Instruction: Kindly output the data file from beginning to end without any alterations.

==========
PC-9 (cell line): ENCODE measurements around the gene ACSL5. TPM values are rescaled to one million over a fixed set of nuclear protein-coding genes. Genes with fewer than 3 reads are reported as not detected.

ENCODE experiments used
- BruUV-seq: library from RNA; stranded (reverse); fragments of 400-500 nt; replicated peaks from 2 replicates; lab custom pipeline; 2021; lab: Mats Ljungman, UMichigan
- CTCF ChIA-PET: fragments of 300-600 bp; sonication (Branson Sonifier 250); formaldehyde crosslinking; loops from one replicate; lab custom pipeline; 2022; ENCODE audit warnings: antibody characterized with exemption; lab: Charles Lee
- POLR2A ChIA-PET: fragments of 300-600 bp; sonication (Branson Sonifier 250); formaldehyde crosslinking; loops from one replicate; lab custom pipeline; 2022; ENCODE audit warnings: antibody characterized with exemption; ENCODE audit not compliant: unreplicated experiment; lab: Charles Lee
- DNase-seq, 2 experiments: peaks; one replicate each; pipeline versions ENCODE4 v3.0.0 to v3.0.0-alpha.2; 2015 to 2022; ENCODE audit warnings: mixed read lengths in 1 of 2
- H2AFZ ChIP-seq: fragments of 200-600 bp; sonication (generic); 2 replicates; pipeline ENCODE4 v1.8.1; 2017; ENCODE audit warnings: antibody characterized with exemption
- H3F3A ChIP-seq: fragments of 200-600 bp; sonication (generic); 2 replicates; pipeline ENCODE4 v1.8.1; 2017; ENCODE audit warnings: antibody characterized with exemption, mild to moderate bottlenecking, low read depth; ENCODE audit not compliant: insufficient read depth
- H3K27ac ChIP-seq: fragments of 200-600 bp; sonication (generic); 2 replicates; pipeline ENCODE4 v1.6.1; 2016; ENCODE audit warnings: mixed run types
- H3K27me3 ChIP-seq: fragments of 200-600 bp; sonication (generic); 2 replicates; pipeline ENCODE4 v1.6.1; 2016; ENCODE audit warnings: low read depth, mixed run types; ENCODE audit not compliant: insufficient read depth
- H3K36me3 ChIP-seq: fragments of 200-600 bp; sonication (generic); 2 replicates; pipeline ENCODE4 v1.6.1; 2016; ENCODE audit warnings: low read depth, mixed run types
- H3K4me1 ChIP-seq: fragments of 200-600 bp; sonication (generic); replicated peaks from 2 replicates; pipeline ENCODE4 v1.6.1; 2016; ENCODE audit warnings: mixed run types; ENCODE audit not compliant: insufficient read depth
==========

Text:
PC-9 (cell line): ENCODE measurements around the gene ACSL5. TPM values are rescaled to one million over a fixed set of nuclear protein-coding genes. Genes with fewer than 3 reads are reported as not detected.

ENCODE experiments used
- BruUV-seq: library from RNA; stranded (reverse); fragments of 400-500 nt; replicated peaks from 2 replicates; lab custom pipeline; 2021; lab: Mats Ljungman, UMichigan
- CTCF ChIA-PET: fragments of 300-600 bp; sonication (Branson Sonifier 250); formaldehyde crosslinking; loops from one replicate; lab custom pipeline; 2022; ENCODE audit warnings: antibody characterized with exemption; lab: Charles Lee
- POLR2A ChIA-PET: fragments of 300-600 bp; sonication (Branson Sonifier 250); formaldehyde crosslinking; loops from one replicate; lab custom pipeline; 2022; ENCODE audit warnings: antibody characterized with exemption; ENCODE audit not compliant: unreplicated experiment; lab: Charles Lee
- DNase-seq, 2 experiments: peaks; one replicate each; pipeline versions ENCODE4 v3.0.0 to v3.0.0-alpha.2; 2015 to 2022; ENCODE audit warnings: mixed read lengths in 1 of 2
- H2AFZ ChIP-seq: fragments of 200-600 bp; sonication (generic); 2 replicates; pipeline ENCODE4 v1.8.1; 2017; ENCODE audit warnings: antibody characterized with exemption
- H3F3A ChIP-seq: fragments of 200-600 bp; sonication (generic); 2 replicates; pipeline ENCODE4 v1.8.1; 2017; ENCODE audit warnings: antibody characterized with exemption, mild to moderate bottlenecking, low read depth; ENCODE audit not compliant: insufficient read depth
- H3K27ac ChIP-seq: fragments of 200-600 bp; sonication (generic); 2 replicates; pipeline ENCODE4 v1.6.1; 2016; ENCODE audit warnings: mixed run types
- H3K27me3 ChIP-seq: fragments of 200-600 bp; sonication (generic); 2 replicates; pipeline ENCODE4 v1.6.1; 2016; ENCODE audit warnings: low read depth, mixed run types; ENCODE audit not compliant: insufficient read depth
- H3K36me3 ChIP-seq: fragments of 200-600 bp; sonication (generic); 2 replicates; pipeline ENCODE4 v1.6.1; 2016; ENCODE audit warnings: low read depth, mixed run types
- H3K4me1 ChIP-seq: fragments of 200-600 bp; sonication (generic); replicated peaks from 2 replicates; pipeline ENCODE4 v1.6.1; 2016; ENCODE audit warnings: mixed run types; ENCODE audit not compliant: insufficient read depth